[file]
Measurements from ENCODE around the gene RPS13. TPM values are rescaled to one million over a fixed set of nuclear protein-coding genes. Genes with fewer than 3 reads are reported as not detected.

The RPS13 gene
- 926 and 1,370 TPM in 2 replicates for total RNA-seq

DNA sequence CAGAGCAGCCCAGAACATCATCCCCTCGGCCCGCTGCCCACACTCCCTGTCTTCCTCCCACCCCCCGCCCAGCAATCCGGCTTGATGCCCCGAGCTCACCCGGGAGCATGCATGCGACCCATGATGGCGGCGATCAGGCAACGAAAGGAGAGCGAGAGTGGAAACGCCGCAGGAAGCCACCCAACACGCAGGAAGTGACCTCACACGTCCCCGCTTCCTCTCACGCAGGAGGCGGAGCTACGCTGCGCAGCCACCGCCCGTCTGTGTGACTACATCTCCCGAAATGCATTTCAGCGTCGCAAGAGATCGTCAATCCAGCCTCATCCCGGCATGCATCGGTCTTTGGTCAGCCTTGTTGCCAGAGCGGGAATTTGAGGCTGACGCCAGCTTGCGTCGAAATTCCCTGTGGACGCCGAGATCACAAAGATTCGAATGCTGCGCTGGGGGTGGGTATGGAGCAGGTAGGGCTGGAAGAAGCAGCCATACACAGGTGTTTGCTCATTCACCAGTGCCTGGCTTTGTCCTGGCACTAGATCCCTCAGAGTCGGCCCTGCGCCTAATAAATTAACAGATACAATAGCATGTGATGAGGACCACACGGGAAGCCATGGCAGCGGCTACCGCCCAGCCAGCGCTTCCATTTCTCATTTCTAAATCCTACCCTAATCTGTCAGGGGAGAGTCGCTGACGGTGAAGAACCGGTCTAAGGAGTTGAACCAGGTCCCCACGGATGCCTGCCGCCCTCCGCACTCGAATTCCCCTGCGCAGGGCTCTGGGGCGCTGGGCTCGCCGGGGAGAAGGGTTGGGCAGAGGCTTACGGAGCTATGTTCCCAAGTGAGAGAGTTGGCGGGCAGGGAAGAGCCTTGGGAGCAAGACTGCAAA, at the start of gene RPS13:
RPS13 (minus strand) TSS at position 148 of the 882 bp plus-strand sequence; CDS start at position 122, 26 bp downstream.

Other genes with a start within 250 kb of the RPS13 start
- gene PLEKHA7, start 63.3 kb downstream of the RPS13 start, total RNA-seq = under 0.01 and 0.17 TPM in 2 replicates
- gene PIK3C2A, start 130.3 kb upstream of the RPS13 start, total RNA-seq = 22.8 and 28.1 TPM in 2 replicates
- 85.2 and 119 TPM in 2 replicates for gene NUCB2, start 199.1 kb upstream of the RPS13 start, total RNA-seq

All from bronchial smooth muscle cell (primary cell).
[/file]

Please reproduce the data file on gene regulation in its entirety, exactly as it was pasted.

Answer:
Measurements from ENCODE around the gene RPS13. TPM values are rescaled to one million over a fixed set of nuclear protein-coding genes. Genes with fewer than 3 reads are reported as not detected.

The RPS13 gene
- 926 and 1,370 TPM in 2 replicates for total RNA-seq

DNA sequence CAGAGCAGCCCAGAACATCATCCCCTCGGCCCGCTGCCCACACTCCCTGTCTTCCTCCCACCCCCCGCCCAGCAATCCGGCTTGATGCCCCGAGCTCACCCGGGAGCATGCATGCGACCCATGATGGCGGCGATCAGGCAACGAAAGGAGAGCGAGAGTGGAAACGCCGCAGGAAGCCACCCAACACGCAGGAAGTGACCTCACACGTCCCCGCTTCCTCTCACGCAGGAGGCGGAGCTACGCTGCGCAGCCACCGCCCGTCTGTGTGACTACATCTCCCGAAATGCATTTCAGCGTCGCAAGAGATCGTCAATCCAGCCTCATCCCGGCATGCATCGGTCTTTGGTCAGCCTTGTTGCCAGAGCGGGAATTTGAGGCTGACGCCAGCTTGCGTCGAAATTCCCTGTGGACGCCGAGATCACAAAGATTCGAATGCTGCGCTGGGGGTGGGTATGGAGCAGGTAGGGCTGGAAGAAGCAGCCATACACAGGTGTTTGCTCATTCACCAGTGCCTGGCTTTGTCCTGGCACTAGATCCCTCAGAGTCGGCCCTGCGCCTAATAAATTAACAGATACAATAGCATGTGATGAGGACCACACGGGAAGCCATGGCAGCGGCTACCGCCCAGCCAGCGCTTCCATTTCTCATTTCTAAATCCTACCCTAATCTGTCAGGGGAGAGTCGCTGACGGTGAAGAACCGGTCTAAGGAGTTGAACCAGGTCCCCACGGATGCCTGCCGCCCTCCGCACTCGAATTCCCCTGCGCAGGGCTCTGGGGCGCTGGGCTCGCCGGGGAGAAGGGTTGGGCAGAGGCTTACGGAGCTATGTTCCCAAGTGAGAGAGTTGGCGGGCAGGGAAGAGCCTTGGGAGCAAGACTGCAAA, at the start of gene RPS13:
RPS13 (minus strand) TSS at position 148 of the 882 bp plus-strand sequence; CDS start at position 122, 26 bp downstream.

Other genes with a start within 250 kb of the RPS13 start
- gene PLEKHA7, start 63.3 kb downstream of the RPS13 start, total RNA-seq = under 0.01 and 0.17 TPM in 2 replicates
- gene PIK3C2A, start 130.3 kb upstream of the RPS13 start, total RNA-seq = 22.8 and 28.1 TPM in 2 replicates
- 85.2 and 119 TPM in 2 replicates for gene NUCB2, start 199.1 kb upstream of the RPS13 start, total RNA-seq

All from bronchial smooth muscle cell (primary cell).